Discounting the stuff that they don't have sound/video for (Ghostface, Clap Your Hands and Say Yeah, LCD Soundsystem, all of which I'm pretty much pre-sold on anyway), they did have sources for the rest of their list. Then there was the stuff I didn't have any use for: top rated Young Jeezy (nice orchestral backing though), Cadillac & J-Money (good that they're minimal but not enough going on), Xzibit (good chanting/clapping background but his bluster sounds like hot air) and Annie Stela (the Spin review is perfect: "tailor-made for VH1 weekend countdown"). Note that the iffy stuff mostly appears at the bottom of CM's top 20 list, which means that they know something about quality.

There were a number of good (not great) offerings too: Pop Levi's bluesy glam-psych, dancehall singer Turbulence, shoe-gazers Beach House, New Young Pony Club's trashy dance-rock, Rich Boy's boasts about his ride (especially like the soulful strings) and Jay-Z's ruminating break-up song ("Lost One").

For the very good stuff, there was the Shins' "Phantom Limb" (who now sound just like the Pernice Brothers, which is cool by me), Fantasia's "Hood Boy" (nice single that I missed but I still love "Not the Way That I Do" more), Lupe Fiasco's "Daydreamin'" (who I didn't have any use for before but here doing a sweet soul turn with Ms. Jill Scott), Amy Winehouse's "Rehab" (another neo-soul entry and again, didn't have any use for her previously but she's definitely got the spirit), Ciara's "Promise" (ditto and it's not immediately obvious what a great, steamy groove record it is), 50 Cent/Eminem's "You Don't Know" (the Source nails it, saying that M's cameo makes the song) and Art Brut's "Nag Nag Nag Nag" (hilariously bitchy rock and as musically self-referential as Hold Steady).

Again and again, I was coming back to songs or albums that I passed off as weak, now discovering nuggets here and there. Isn't that one thing radio was supposed to do? Also, it was kind of a relief to listen past the hype and actually hear if the songs/artists were as good as they were made out to be. CM ain't perfect- I don't agree with some of the choices and it's not just missing out on rock but also country and plenty of other genres- but I know that I'll be back to visit it again.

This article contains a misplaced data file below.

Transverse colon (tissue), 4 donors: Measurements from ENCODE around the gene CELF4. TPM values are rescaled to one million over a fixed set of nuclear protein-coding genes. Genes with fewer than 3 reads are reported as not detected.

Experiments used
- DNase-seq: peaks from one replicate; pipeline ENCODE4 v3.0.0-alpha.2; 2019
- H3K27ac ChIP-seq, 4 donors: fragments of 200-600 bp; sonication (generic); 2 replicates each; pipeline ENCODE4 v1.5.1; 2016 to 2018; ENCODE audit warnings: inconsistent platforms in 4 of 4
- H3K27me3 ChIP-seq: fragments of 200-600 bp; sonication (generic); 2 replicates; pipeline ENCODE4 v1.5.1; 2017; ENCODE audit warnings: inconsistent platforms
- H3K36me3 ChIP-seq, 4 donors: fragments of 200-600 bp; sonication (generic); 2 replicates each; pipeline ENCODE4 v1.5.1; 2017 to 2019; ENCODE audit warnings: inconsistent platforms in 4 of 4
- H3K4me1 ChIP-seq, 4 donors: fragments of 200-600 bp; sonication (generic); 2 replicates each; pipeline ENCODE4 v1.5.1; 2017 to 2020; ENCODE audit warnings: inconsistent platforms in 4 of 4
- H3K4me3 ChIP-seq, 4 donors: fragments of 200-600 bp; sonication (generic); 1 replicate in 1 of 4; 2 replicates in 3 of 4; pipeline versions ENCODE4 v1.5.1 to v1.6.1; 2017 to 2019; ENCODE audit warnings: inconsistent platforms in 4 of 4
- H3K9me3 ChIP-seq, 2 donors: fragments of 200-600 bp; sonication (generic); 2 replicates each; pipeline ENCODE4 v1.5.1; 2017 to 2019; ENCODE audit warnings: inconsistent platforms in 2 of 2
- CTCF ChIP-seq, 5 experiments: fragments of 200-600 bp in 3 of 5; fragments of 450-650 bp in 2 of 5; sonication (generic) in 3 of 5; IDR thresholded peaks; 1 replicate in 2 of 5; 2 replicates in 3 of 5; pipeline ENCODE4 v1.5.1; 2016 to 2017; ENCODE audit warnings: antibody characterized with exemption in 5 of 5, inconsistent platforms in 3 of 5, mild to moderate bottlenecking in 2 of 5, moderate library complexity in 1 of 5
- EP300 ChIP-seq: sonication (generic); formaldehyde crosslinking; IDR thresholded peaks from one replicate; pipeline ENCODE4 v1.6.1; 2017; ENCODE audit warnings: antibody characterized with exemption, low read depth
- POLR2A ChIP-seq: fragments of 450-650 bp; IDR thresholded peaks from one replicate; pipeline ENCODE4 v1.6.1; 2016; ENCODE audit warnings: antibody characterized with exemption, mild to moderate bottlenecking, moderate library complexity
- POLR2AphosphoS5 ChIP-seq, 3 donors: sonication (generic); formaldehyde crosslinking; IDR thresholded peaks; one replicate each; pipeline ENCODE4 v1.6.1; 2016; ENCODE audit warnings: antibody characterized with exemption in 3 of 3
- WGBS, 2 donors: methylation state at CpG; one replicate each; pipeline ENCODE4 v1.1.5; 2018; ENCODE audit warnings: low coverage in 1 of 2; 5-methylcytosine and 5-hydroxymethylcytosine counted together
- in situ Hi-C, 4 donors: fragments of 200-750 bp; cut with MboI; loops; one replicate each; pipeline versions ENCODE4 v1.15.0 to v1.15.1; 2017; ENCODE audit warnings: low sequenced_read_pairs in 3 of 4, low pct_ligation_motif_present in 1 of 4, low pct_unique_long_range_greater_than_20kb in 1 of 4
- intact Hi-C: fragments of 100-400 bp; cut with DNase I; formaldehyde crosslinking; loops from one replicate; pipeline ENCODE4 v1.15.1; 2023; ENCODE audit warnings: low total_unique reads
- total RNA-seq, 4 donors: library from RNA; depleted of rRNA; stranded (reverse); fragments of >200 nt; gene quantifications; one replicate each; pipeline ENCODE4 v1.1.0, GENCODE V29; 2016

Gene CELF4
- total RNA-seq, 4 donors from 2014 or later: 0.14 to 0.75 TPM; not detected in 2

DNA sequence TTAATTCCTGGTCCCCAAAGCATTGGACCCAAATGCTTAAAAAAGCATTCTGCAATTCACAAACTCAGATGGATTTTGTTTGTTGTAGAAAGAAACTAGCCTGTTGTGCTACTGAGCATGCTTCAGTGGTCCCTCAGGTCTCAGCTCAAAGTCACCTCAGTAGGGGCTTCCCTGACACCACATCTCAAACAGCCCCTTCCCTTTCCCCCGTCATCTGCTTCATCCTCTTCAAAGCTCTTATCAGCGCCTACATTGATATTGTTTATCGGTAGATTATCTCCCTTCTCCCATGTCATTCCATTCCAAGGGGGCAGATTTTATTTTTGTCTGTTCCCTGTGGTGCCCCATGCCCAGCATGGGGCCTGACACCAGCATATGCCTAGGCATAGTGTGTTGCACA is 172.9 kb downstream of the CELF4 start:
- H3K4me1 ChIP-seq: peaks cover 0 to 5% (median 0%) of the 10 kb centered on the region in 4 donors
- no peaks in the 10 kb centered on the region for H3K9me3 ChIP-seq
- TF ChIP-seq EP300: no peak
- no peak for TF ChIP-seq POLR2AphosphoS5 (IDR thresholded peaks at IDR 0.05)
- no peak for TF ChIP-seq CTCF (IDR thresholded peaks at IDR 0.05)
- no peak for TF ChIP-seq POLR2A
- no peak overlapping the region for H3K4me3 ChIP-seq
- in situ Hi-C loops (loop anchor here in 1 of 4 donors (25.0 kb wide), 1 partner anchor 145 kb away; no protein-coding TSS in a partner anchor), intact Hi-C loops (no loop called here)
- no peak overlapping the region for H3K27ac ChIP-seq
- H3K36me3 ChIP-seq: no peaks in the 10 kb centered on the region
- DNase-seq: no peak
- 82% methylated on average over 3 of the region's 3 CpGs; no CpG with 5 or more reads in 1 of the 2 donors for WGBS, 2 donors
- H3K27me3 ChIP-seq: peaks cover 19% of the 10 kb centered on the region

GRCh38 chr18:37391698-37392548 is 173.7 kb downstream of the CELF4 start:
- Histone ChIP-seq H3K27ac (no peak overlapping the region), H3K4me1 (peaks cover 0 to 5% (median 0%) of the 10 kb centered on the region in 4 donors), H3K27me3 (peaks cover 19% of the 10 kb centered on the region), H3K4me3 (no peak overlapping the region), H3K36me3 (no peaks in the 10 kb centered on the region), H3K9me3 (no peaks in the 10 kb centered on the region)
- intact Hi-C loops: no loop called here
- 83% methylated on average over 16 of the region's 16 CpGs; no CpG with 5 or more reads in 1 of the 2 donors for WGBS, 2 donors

Monday, January 15, 2007

Skempton by Tilbury- Zen music to adore

As bad as it is to know that you've missed some prime music from last year (I expect to learn about more '06 releases in the weeks to come), it's even worse to hear about a great piece of music from a few years ago that you didn't even hear about.

Thanks to Other Music, I was hepped to a wonderful album by pianist John Tilbury (who you might have heard of from his work as part of famed longtime UK improv ensemble AMM). In 2002, he released Music For You: Skempton Pianoworks as tribute to his friend, composer Howard S. (whose background included studies with Cornelius Cardew). After listening to half of the album streamed at Napster, I was in love with it. It has this wonderful Eno-meet-Satie calm about it and serves as perfect background music for writing or working or just to chill out to. It brings to mind all kinds of placid images like a nice quiet summer's day or the ebb-and-flow of a beach (like on the album cover). Over the last few days, I've gotten so attached to it that I'm copying the music not just to my work computer but also my portable MP3 player so I can summon up its beautiful calm whenever I'm in the mood for it.

Listen to excerpts from the Barnes and Noble site.

Wednesday, January 10, 2007

Miami Beach- Cuban crossovers and the Beach Boys

Is it '07 already? I was just getting used to the idea of "2006." Oh well... I spent the end of December in Miami Beach, thinking that I'd escape the cold but thanks to global warming, the temp there only beat out Gotham by about 20 degrees.